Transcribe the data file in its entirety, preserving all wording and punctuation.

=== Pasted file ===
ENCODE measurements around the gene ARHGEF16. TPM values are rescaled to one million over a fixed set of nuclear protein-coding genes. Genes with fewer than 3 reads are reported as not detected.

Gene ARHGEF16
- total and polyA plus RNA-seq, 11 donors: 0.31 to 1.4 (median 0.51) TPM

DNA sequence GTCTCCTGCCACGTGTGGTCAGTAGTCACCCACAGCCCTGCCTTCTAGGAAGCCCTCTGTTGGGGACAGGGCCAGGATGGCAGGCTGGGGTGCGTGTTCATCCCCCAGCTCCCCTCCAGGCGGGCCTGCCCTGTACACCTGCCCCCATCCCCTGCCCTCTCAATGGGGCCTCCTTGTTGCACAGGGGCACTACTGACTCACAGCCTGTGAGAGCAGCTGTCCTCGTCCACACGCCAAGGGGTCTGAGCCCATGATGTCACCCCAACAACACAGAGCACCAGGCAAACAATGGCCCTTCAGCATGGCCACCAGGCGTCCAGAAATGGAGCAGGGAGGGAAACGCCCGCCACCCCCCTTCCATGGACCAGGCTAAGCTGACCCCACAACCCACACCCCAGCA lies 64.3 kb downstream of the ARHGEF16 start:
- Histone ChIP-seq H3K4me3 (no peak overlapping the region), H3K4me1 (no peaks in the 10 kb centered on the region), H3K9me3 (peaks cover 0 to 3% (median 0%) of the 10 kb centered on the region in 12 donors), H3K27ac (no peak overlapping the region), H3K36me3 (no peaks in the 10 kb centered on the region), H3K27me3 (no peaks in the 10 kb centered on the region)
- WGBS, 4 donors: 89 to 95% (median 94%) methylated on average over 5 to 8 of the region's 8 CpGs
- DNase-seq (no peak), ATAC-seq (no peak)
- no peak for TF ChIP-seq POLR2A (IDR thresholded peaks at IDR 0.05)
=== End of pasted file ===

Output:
ENCODE measurements around the gene ARHGEF16. TPM values are rescaled to one million over a fixed set of nuclear protein-coding genes. Genes with fewer than 3 reads are reported as not detected.

Gene ARHGEF16
- total and polyA plus RNA-seq, 11 donors: 0.31 to 1.4 (median 0.51) TPM

DNA sequence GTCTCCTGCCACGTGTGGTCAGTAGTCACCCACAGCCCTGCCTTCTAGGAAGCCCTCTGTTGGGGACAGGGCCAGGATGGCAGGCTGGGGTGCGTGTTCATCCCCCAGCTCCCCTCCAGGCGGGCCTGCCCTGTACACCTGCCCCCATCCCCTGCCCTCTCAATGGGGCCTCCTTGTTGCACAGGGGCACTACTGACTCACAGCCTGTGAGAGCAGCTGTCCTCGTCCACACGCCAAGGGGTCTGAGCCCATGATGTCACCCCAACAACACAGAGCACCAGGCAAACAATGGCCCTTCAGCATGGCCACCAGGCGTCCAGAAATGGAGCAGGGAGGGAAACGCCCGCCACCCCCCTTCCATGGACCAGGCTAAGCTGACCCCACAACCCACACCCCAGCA lies 64.3 kb downstream of the ARHGEF16 start:
- Histone ChIP-seq H3K4me3 (no peak overlapping the region), H3K4me1 (no peaks in the 10 kb centered on the region), H3K9me3 (peaks cover 0 to 3% (median 0%) of the 10 kb centered on the region in 12 donors), H3K27ac (no peak overlapping the region), H3K36me3 (no peaks in the 10 kb centered on the region), H3K27me3 (no peaks in the 10 kb centered on the region)
- WGBS, 4 donors: 89 to 95% (median 94%) methylated on average over 5 to 8 of the region's 8 CpGs
- DNase-seq (no peak), ATAC-seq (no peak)
- no peak for TF ChIP-seq POLR2A (IDR thresholded peaks at IDR 0.05)